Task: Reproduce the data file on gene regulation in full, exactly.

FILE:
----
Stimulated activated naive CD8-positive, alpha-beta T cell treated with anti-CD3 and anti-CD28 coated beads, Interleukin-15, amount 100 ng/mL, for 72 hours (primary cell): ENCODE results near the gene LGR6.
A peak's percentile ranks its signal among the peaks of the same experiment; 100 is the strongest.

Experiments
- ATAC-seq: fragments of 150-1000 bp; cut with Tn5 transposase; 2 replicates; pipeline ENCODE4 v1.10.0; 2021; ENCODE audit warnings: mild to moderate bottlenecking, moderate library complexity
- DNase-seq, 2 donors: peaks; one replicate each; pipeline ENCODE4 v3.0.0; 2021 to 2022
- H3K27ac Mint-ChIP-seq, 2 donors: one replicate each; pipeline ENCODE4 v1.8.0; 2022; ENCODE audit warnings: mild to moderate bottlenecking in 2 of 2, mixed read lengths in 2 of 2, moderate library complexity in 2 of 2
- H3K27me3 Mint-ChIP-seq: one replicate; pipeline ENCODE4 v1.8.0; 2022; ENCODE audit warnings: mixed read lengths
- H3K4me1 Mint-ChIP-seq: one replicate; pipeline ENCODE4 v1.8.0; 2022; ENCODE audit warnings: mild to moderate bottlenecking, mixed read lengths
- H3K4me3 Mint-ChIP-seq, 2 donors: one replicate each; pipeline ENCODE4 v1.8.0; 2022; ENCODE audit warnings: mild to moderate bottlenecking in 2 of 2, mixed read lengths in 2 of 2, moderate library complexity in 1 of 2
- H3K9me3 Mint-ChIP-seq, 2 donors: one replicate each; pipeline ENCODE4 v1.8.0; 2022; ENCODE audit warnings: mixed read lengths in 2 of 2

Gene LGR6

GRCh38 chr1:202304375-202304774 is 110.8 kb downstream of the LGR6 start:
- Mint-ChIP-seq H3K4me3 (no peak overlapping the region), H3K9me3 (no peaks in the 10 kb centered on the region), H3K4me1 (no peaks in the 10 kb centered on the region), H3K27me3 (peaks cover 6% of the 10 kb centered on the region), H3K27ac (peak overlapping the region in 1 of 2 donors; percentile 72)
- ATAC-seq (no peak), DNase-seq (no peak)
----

Stimulated activated naive CD8-positive, alpha-beta T cell treated with anti-CD3 and anti-CD28 coated beads, Interleukin-15, amount 100 ng/mL, for 72 hours (primary cell): ENCODE results near the gene LGR6.
A peak's percentile ranks its signal among the peaks of the same experiment; 100 is the strongest.

Experiments
- ATAC-seq: fragments of 150-1000 bp; cut with Tn5 transposase; 2 replicates; pipeline ENCODE4 v1.10.0; 2021; ENCODE audit warnings: mild to moderate bottlenecking, moderate library complexity
- DNase-seq, 2 donors: peaks; one replicate each; pipeline ENCODE4 v3.0.0; 2021 to 2022
- H3K27ac Mint-ChIP-seq, 2 donors: one replicate each; pipeline ENCODE4 v1.8.0; 2022; ENCODE audit warnings: mild to moderate bottlenecking in 2 of 2, mixed read lengths in 2 of 2, moderate library complexity in 2 of 2
- H3K27me3 Mint-ChIP-seq: one replicate; pipeline ENCODE4 v1.8.0; 2022; ENCODE audit warnings: mixed read lengths
- H3K4me1 Mint-ChIP-seq: one replicate; pipeline ENCODE4 v1.8.0; 2022; ENCODE audit warnings: mild to moderate bottlenecking, mixed read lengths
- H3K4me3 Mint-ChIP-seq, 2 donors: one replicate each; pipeline ENCODE4 v1.8.0; 2022; ENCODE audit warnings: mild to moderate bottlenecking in 2 of 2, mixed read lengths in 2 of 2, moderate library complexity in 1 of 2
- H3K9me3 Mint-ChIP-seq, 2 donors: one replicate each; pipeline ENCODE4 v1.8.0; 2022; ENCODE audit warnings: mixed read lengths in 2 of 2

Gene LGR6

GRCh38 chr1:202304375-202304774 is 110.8 kb downstream of the LGR6 start:
- Mint-ChIP-seq H3K4me3 (no peak overlapping the region), H3K9me3 (no peaks in the 10 kb centered on the region), H3K4me1 (no peaks in the 10 kb centered on the region), H3K27me3 (peaks cover 6% of the 10 kb centered on the region), H3K27ac (peak overlapping the region in 1 of 2 donors; percentile 72)
- ATAC-seq (no peak), DNase-seq (no peak)